Even states controlled by the most ardent gun rights advocates put at least some restrictions on people with mental illness owning firearms. But across the country, there’s little consensus on where the burden for defining mental illness lies.
In the 10 months since the shootings at Sandy Hook Elementary School in Newtown, Conn., several states with overwhelmingly Republican legislatures have loosened restrictions on firearm ownership. But even the reddest of red states have bans on firearm ownership by those who have been committed to mental institutions or judged unfit to own a weapon — and several of those states even tightened restrictions this year on those who suffer from mental illness.
Broadly speaking, there are four categories of bans on the mentally ill possessing firearms: Some states rely solely on the courts to decide whether an individual is a danger to himself or herself and others. Others ban those subject to court orders as well as those who have been involuntarily committed to a mental institution. A small handful of states rely on court orders and commitment to mental institutions, either voluntary or involuntary. And a number of states only prohibit those who have been committed, without the necessity of a court’s input.
A plurality of states fall into the second category — they ban those who have a court order against them or who have been involuntarily committed to a mental institution. Federal law bans firearm ownership by anyone who “has been adjudicated as a mental defective or has been committed to any mental institution.” Twenty-one states, from Republican Arkansas and Texas to liberal Hawaii and Rhode Island, subscribe to that level of a ban.
Virginia does too, though it allows someone who has been committed to possess a firearm after their period of commitment has ended.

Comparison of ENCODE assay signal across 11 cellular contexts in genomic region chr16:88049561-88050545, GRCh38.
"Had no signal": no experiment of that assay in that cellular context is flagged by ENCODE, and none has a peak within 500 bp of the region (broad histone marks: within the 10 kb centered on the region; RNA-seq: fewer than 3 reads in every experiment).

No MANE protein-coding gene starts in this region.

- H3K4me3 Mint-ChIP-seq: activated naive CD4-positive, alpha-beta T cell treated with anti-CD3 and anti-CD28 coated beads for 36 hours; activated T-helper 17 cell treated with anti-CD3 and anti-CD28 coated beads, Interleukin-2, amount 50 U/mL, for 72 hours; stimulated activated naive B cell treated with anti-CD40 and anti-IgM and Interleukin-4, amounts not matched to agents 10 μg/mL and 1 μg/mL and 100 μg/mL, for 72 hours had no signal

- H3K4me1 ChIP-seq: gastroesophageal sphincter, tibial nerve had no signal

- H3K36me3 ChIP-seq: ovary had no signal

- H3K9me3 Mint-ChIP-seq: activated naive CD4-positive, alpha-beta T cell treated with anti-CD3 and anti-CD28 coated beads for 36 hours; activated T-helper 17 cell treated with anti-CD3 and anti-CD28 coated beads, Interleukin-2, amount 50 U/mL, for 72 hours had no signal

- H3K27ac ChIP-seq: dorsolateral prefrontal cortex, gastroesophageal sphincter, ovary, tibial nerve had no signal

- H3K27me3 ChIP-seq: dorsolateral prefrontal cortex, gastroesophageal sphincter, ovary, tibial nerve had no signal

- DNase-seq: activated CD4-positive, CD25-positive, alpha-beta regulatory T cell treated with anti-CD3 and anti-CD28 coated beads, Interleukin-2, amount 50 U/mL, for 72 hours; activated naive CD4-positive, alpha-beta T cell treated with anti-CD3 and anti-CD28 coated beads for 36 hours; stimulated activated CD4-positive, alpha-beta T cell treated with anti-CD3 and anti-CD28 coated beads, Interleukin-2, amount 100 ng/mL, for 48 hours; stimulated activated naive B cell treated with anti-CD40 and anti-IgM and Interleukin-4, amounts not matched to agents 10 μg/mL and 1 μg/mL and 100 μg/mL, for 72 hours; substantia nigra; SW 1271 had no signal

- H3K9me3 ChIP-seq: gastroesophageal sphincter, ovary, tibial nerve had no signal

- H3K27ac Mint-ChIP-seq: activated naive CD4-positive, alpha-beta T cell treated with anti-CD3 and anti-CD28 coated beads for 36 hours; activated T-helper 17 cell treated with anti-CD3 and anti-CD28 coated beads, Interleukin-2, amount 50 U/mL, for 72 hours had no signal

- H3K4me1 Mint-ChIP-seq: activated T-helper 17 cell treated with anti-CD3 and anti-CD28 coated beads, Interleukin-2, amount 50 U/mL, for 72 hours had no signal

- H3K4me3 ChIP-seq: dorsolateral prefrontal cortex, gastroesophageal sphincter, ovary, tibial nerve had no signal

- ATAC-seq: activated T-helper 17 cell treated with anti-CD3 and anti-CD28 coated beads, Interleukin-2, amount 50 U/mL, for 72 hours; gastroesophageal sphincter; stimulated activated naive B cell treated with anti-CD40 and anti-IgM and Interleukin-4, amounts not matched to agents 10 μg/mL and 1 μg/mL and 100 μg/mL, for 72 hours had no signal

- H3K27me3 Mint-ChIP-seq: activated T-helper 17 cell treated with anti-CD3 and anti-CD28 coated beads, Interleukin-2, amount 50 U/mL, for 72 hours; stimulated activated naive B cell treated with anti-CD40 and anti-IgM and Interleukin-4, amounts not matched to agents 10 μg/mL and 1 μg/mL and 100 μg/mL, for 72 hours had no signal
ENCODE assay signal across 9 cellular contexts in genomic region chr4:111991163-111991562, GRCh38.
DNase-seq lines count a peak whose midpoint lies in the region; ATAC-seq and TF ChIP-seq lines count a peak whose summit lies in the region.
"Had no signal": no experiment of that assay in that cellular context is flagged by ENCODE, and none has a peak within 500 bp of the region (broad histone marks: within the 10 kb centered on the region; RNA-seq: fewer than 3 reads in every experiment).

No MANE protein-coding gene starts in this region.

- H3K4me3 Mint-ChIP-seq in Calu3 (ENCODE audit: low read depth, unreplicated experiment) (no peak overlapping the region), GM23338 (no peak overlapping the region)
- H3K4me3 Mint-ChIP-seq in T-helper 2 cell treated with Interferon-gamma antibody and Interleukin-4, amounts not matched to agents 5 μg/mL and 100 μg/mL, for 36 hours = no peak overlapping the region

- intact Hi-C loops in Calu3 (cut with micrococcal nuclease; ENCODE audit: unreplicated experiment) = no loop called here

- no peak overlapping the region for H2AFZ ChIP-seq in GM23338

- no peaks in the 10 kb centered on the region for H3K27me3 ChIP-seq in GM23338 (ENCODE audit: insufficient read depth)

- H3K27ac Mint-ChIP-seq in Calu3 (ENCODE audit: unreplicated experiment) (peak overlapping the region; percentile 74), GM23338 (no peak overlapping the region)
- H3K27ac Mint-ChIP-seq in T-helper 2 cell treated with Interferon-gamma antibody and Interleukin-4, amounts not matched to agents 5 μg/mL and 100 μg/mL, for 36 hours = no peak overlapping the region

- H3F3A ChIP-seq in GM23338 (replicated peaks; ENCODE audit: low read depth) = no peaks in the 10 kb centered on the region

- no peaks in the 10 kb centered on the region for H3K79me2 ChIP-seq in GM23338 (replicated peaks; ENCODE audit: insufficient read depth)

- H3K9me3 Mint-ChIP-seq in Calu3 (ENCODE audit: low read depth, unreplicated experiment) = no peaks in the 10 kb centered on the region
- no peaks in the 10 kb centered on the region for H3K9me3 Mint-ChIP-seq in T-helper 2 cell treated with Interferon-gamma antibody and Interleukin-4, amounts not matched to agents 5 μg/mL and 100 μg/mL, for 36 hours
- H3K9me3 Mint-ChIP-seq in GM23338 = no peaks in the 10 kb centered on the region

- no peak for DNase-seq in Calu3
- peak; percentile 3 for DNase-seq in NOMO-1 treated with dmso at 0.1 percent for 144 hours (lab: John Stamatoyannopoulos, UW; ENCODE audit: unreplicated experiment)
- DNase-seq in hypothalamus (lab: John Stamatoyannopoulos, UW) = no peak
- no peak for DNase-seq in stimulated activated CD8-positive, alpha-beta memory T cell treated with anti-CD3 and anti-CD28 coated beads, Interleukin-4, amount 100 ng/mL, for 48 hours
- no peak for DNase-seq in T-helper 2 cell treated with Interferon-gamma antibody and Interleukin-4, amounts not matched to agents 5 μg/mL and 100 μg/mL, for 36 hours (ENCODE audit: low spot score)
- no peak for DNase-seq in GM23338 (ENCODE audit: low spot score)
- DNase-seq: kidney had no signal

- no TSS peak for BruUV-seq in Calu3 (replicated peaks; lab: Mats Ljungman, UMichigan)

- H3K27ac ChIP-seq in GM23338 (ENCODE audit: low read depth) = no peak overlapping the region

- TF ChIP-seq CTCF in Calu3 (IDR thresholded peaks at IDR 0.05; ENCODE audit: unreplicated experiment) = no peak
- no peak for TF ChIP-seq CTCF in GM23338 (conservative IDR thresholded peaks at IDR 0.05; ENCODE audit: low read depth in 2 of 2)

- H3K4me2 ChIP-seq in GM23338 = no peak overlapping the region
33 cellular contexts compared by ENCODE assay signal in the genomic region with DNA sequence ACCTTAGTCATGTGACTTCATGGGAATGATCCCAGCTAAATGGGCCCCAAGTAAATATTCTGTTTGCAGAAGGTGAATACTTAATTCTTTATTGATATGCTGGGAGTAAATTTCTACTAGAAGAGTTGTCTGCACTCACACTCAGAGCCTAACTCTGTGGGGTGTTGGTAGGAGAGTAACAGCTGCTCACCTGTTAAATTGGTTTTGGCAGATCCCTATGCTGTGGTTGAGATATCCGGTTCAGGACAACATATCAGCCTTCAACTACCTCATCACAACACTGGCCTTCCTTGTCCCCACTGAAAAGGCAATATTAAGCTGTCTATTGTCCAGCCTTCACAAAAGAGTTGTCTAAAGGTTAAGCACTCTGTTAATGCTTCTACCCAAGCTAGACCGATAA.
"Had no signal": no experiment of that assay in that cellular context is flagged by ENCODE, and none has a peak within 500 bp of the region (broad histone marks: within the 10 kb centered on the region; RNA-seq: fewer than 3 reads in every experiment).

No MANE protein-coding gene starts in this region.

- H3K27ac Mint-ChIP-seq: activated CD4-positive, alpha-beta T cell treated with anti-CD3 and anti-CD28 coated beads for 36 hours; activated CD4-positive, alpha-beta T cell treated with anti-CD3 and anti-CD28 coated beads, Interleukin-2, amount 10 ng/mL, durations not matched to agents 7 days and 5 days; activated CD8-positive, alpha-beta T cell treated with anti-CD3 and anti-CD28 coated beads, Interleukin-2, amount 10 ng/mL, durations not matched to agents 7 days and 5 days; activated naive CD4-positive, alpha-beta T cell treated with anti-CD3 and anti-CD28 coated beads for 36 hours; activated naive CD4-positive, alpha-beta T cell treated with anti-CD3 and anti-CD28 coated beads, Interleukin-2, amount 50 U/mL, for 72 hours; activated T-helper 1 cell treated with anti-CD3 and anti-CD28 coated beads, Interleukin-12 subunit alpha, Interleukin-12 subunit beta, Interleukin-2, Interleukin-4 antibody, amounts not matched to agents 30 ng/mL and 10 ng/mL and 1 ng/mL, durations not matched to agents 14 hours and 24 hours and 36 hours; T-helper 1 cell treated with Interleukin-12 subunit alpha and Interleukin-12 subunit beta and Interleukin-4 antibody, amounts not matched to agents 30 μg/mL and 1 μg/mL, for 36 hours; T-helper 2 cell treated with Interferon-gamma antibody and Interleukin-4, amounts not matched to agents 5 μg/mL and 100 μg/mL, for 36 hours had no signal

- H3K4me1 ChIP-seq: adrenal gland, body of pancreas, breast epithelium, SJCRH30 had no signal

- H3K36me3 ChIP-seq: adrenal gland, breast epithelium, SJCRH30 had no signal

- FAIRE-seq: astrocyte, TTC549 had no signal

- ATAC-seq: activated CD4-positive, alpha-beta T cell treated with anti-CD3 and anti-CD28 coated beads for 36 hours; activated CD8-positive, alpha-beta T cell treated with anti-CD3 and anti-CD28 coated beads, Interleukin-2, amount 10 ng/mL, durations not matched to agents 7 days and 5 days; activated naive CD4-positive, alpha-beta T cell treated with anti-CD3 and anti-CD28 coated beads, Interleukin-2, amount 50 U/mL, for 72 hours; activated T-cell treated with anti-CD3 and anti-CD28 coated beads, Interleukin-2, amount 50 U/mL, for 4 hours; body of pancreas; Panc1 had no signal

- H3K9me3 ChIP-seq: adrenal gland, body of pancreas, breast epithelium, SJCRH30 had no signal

Six states — Colorado, Kentucky, Alabama, Alaska, Vermont and New Hampshire — default to federal rules.
California, Connecticut, Maryland, Mississippi and New York apply a stricter standard. Those states include individuals who have voluntarily committed themselves to a mental institution to the list of people who cannot own a gun. Earlier this month, the California legislature passed a law that bans those who have committed certain drug crimes from owning a weapon for 10 years.
Nine states, mostly in the Mountain West, rely solely on the courts to decide whether someone cannot own a gun. And another eight states only ban those who have been involuntarily committed to mental health institutions or alcohol and drug treatment centers.
Indiana and Oklahoma are the only states that put the legal burden on the gun seller, rather than the purchaser. Indiana code prohibits a person from transferring a handgun to someone the seller “has reasonable cause to believe” is mentally incompetent. Oklahoma law prohibits transferring a weapon to “a mentally or emotionally unbalanced person,” though the definition stops there.
New Jersey, a state that only prevents those who have been committed to a mental institution from owning firearms, also includes some antiquated language in their statute. No one “who is presently an habitual drunkard” may receive a gun permit in the Garden State.
The list of how states restrict gun ownership for the mentally ill:
Requires a court order to restrict ownership
Requires a court order or an involuntary commitment to a mental health facility
District of Columbia
Court order, involuntary or voluntary commitment to a mental health facility
Requires an involuntary commitment only
Burden falls on gun seller
No specific statute, defaults to federal standard
Source: National Conference of State Legislatures